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Top smart grid trends for 2014 to 2018

By Max Burkhalter
February 5, 2014

When it comes to improving the nation's energy infrastructure and optimizing new utility technologies, smart grid deployments lead the pack in efficiency and benefits. Over the next four years, smart grid initiatives are expected to focus on several trends, driven by growth and innovation opportunities to enhance power delivery, harness renewable energy sources more efficiently and drive down the costs of power.

According to Energy Acruity, considerations such as distribution automation, demand response, outage management and meter data management are expected to be top concerns for utility companies, with many focusing their smart grid efforts toward overall improvement of their infrastructure to support these evolving trends. These individual areas will be top foci for investments from 2014 to 2018 for most providers, and high areas of concern for smart grid research and development as well.

Advanced metering
Smart meters and the deployment of remotely manageable metering in consumers homes will be a critical step in the future of smart grids. For many providers, advanced metering will play a crucial role in optimizing other trends, from demand response to data management, and boost their control over power flow in general. According to Energy Acruity's study, 41 percent of utility firms plan to invest in meter data management systems, while 52 percent have already begun deployment of such solutions. However, only about 30 percent of the companies polled reported having advanced metering infrastructure in place to support these systems, making it a major consideration in the near future.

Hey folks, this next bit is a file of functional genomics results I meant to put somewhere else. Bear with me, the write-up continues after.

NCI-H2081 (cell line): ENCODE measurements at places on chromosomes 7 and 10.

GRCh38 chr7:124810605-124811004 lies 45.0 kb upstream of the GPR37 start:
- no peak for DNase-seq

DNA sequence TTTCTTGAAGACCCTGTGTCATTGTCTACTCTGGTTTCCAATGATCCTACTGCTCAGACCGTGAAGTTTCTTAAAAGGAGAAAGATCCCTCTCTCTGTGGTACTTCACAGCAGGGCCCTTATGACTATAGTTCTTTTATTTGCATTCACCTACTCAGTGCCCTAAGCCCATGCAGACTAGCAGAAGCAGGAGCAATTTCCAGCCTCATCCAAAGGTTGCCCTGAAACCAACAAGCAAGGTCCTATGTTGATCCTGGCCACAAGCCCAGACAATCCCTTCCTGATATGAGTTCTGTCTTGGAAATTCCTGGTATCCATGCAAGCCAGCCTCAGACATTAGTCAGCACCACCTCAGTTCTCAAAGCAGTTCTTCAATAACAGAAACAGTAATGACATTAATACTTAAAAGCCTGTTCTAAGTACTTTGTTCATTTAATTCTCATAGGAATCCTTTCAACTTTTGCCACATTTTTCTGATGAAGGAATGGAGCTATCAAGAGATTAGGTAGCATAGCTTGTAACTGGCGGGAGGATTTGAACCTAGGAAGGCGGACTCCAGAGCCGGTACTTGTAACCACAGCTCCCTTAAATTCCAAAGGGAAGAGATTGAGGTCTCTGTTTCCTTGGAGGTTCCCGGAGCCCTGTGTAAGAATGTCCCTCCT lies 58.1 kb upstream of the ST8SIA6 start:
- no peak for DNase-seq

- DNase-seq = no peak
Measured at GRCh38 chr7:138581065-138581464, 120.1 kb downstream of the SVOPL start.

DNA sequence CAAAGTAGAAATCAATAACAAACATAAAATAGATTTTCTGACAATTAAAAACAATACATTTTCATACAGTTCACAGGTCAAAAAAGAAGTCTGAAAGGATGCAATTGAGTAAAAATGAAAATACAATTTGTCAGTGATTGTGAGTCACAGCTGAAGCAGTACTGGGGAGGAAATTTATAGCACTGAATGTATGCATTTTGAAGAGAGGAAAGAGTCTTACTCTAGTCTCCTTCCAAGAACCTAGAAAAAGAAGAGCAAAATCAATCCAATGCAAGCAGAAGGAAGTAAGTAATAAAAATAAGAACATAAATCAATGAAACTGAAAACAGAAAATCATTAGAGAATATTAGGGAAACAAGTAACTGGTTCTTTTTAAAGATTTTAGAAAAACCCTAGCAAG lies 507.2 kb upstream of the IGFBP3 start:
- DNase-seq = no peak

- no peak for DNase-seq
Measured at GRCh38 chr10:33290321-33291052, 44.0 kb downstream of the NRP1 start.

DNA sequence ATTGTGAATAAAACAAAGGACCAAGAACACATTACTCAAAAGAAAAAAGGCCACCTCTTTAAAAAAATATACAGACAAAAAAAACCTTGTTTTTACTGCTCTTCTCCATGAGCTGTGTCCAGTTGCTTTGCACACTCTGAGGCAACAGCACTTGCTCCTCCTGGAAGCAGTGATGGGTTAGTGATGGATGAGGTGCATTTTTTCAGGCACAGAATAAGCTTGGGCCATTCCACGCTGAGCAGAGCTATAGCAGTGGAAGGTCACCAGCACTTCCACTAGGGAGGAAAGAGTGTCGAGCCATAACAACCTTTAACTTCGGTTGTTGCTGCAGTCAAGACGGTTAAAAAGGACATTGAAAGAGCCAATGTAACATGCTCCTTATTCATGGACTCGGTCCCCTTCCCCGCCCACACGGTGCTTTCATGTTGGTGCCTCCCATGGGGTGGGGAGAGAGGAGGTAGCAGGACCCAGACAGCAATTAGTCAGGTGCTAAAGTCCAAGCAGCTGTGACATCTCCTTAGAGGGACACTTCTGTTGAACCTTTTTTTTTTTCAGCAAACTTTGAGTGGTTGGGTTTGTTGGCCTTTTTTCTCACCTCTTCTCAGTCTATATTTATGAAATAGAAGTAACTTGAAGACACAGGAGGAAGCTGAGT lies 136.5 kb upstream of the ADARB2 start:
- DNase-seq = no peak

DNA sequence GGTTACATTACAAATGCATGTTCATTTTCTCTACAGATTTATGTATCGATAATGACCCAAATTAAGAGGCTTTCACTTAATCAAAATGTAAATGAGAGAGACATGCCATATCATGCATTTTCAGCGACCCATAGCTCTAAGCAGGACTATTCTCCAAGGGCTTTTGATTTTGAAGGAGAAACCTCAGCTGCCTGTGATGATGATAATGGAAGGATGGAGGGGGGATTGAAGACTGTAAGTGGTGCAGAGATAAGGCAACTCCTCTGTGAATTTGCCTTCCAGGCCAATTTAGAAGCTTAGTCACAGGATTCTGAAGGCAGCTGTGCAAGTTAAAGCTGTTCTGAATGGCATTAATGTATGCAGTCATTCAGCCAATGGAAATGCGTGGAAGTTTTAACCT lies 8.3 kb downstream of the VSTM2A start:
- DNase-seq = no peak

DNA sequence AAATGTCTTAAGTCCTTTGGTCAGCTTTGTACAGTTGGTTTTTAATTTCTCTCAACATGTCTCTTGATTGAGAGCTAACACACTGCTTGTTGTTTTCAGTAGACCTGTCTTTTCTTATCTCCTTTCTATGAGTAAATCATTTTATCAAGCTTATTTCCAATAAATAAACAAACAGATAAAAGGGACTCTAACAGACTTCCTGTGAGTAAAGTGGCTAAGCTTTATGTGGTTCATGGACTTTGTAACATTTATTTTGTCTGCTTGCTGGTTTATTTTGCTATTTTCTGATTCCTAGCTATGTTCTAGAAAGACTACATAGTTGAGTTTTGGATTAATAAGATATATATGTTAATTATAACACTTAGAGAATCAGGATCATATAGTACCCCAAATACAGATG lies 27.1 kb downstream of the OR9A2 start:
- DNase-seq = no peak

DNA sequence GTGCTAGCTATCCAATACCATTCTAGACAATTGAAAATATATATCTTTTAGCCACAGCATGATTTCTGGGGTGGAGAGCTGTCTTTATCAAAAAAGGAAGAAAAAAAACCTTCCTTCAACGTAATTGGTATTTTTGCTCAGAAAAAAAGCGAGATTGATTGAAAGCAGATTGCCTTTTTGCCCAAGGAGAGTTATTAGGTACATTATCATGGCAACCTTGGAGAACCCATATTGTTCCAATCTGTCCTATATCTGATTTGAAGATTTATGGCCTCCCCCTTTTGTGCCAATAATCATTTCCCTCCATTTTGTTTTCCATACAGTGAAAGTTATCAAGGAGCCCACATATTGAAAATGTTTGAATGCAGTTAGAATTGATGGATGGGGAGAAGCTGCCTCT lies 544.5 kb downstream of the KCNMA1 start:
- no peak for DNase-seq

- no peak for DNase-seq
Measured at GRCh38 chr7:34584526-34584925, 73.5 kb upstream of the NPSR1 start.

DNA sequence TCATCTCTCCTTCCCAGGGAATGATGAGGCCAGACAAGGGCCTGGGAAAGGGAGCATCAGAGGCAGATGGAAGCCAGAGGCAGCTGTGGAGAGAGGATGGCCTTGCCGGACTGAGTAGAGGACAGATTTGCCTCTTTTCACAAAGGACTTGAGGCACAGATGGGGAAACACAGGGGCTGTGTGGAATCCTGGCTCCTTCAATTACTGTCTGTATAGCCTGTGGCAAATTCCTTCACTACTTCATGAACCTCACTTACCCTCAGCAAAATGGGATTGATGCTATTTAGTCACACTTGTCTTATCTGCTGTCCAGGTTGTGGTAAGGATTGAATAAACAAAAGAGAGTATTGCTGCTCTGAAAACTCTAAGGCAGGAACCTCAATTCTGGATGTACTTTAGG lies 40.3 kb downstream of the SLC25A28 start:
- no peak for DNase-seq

Demand response
Of course, one of the primary reasons many firms are investing in smart grid solutions is to enhance demand response. Being one of the main cost drivers of utility operations, peak demand usage still causes trouble for providers despite enhanced infrastructure. By deploying optimized terminal servers and media converters, firms are able to transmit information about demand back to substations and generation plants rapidly in order to respond to demand more readily. Nearly all of the firms interviewed by the research firm reported plans to invest in demand response systems, with a focus on customer engagement and acceptance.

Regardless of the reason for smart grid investments it is important for providers to optimize the flow of information with the right supporting technology. Serial to Ethernet converters and the remote I/O solutions necessary to optimize and control information management will help firms streamline their operations and deploy solutions that meet their and their customers needs more effectively.

Perle offers a range of cost effective serial-to-Ethernet converters to help meet NERC-CIP compliance for the protection of critical cyberassets in substations. The IOLAN SDS HV/LDC Terminal Server is designed to meet harsh environments associated with Power Substations with attributes such as support for substation AC and DC voltage ranges, extended operating temperatures and meeting emission, immunity and safety approvals associated with substation IT equipment.


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